Clare Meeker sang the homophobia tango with spooky accuracy. Her piano work throughout was elegant. Other high points were "Missing Molly Ivins," "Big, Fat, Naked Women for Peace," and "Pesky Angels."
Liquidity liked the fact that the group's tight harmonies reflect how long they have played together. Karma liked their wittiness. She said, "They are clearly getting older with the rest of us. The spirit is there."
National Center for Lesbian Rights (NCLR) Benefit at Storm Game
Cuteness found the information about this and is excited because the NCLR has done so much good. The combination of benefiting them and seeing a Storm Game and meeting one of the players sounds intriguing.
NCLR Benefit Event takes place at Seattle Storm vs. Phoenix Mercury on June 6 at 5:30 p.m., with NCLR's Executive Director Kate Kendell, Esq.
What could be better? NCLR + WNBA = A perfect evening! We've reserved the South Suite Club at KeyArena for our exclusive use - we'll have food and beverages, a raffle, and quite possibly an appearance by one of the players. During halftime, Kate Kendell will also give a brief update on what NCLR has been working on lately.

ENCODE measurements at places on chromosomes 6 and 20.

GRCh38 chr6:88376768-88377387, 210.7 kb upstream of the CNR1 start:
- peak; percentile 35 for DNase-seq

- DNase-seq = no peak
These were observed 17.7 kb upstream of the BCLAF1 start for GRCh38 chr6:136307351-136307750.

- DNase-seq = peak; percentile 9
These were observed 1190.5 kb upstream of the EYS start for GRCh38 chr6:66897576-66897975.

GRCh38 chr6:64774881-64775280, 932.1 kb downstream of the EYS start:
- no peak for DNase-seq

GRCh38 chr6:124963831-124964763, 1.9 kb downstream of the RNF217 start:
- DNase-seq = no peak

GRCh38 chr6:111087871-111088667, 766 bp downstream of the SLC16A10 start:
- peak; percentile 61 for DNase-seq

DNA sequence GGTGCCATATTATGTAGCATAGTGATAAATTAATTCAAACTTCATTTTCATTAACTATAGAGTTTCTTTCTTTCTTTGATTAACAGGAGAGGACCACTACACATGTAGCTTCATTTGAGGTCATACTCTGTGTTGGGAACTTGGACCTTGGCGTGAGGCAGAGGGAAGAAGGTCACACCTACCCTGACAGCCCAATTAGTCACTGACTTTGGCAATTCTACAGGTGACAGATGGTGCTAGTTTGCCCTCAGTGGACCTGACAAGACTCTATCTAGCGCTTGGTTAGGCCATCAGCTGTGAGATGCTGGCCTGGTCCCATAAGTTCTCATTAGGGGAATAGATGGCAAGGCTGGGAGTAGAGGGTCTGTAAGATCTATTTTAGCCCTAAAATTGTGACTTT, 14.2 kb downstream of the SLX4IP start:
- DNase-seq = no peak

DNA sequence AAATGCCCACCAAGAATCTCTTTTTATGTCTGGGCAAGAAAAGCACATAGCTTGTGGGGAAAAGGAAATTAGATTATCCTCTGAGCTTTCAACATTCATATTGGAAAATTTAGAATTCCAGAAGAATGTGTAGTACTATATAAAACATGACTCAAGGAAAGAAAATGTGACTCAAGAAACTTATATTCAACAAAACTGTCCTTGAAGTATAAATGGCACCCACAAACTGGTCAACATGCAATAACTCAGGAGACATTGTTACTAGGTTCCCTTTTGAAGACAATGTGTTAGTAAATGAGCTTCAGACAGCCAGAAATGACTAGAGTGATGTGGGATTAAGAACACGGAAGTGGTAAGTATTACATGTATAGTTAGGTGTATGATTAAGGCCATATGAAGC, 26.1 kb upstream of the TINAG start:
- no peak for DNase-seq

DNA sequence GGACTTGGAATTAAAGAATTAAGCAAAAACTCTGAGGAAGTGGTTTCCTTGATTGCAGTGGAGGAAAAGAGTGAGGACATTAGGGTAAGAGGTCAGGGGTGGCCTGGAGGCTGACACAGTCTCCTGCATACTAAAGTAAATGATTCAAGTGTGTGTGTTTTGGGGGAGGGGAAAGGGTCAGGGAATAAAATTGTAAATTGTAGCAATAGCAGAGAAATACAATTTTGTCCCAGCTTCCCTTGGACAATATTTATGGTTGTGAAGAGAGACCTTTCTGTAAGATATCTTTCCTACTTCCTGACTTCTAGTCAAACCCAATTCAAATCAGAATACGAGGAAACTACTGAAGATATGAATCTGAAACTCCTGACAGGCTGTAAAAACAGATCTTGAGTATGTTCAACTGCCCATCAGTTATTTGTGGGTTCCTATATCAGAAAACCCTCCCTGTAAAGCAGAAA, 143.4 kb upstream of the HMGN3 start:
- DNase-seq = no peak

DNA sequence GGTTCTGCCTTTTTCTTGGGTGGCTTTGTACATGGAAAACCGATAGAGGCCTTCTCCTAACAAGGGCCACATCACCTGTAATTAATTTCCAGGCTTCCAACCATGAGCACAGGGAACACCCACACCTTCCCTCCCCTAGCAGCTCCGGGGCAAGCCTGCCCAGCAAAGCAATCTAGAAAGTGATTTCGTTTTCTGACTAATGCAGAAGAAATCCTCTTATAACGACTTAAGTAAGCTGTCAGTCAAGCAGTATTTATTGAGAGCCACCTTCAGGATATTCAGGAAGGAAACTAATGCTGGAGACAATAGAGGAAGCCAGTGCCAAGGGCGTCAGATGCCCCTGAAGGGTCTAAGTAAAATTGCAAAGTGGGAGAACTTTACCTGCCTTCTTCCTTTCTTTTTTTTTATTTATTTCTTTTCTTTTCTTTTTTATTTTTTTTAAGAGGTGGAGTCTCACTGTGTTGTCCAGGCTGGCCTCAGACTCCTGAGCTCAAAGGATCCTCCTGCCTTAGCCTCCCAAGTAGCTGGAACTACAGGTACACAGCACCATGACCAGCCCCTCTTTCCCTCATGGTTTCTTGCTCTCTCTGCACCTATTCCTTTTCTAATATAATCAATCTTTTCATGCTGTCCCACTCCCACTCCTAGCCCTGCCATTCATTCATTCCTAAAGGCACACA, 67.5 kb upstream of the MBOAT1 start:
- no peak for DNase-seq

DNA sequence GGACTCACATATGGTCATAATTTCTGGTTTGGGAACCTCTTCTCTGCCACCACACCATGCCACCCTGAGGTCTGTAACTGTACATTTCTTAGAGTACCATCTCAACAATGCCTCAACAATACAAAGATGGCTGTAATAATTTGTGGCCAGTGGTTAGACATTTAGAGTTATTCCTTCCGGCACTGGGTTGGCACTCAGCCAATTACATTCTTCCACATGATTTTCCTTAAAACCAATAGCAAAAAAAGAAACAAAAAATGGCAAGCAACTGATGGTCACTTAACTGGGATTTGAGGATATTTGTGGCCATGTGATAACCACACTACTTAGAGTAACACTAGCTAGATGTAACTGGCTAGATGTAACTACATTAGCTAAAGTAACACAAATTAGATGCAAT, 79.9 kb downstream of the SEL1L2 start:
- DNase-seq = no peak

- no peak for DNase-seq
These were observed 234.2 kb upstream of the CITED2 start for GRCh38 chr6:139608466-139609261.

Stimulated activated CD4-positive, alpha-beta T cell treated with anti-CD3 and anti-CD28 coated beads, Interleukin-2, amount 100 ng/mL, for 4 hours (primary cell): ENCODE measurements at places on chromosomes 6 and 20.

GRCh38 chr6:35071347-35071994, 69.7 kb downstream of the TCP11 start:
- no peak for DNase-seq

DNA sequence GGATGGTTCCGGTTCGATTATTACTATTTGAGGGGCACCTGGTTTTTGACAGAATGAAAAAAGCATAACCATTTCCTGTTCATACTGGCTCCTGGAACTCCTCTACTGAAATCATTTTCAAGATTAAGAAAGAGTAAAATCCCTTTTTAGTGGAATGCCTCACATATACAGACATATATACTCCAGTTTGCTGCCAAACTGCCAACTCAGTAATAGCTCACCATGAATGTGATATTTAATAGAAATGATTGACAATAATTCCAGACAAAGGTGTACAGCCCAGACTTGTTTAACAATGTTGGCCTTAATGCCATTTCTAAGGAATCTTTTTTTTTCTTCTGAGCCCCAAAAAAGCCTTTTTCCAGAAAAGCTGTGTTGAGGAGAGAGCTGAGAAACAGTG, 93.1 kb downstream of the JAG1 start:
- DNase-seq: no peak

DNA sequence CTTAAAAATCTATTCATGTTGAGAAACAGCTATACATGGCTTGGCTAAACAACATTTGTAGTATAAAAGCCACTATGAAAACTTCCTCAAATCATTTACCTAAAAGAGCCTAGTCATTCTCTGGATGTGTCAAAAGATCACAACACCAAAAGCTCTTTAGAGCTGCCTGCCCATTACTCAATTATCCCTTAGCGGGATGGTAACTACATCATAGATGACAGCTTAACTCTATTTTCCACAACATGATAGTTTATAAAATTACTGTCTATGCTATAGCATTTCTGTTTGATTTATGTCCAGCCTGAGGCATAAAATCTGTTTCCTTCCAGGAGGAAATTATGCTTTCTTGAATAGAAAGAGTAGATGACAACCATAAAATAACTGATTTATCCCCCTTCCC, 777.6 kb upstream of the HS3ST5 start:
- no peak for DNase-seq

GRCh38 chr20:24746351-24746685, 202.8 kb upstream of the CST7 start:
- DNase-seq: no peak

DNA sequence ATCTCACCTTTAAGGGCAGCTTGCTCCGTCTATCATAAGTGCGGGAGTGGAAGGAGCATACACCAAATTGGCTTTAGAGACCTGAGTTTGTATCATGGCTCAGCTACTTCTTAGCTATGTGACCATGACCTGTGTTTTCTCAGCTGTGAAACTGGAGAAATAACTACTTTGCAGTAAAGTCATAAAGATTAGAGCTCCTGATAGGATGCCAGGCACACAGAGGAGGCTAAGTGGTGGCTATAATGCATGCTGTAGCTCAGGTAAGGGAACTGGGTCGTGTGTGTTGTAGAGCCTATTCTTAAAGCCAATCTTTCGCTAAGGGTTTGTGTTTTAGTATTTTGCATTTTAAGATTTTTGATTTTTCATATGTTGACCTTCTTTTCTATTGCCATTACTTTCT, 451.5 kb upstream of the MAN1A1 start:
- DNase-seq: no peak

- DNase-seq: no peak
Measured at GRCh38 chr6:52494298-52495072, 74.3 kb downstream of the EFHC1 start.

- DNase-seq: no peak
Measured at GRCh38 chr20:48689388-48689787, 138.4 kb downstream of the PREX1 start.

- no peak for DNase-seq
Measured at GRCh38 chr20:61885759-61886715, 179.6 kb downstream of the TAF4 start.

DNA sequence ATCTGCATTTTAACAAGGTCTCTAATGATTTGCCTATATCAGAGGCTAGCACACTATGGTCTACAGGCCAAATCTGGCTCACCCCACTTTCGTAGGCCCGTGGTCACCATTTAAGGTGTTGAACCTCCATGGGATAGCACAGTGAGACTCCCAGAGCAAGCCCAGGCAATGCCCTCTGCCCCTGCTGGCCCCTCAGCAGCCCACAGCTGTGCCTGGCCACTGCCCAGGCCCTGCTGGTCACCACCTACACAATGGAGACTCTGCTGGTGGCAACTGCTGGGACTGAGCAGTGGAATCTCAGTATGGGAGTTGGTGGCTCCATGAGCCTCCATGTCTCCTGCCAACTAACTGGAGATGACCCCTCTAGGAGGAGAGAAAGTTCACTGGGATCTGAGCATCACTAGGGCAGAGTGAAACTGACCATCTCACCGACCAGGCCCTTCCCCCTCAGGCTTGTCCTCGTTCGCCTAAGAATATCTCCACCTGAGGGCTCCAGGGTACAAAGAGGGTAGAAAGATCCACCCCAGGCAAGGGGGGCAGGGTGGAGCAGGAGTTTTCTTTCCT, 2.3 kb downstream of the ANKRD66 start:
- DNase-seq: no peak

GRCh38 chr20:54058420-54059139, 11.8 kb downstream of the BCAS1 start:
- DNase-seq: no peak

Space is very limited, so if you are interested in attending and purchasing tickets, please let us know right away. There are only 90 tickets available, and they are first-come, first-served.
Tickets are $100 each ($50 for entry, food, and beverages, and $50 charitable donation to NCLR).
If you have any questions or are interested in reserving seats, please contact Kris Hermanns at email@example.com (include "NCLR in Seattle" in the subject line) or call 415.365.1302. Or use this web invitation: www.nclrights.org/seattle2010.
Free Show at Jazz Alley
Mercy wants you to know about Jose James and Jeff Neve performing free at Jazz Alley, Monday, June 7. The cost is complimentary, reservations required.
Since his arrival on the international scene in 2008 vocalist, composer and lyricist José James has consistently dazzled critics and audiences alike with his deft combination of soul, hip-hop and jazz. Using his musical mentors John Coltrane, Marvin Gaye, and Billie Holiday as compasses, he continues to successfully blur the lines between musical genres through his love of connecting to audiences worldwide and in the sheer joy of creation.
Signed to the legendary Impulse! Label, his first release For All We Know was recorded with accompaniment by Belgian pianist Jef Neve, who will be appearing at Jazz Alley along with James.
The Storm Opens Season
Mercy and Cuteness were excited about the Storm's first game against the LA Sparks. Betty Lennox, who used to play for the Storm, now plays for L.A. The Storm fans welcomed her warmly. The game was evenly matched with the lead going back and forth all night. Fortunately, the Storm managed to dominate the last six minutes, ending with a 81-67 win.
The gang was very happy to see Lauren Jackson back. Sue Bird's biorhythms seemed to be off, so she missed shots she usually wouldn't miss, and even fell down once.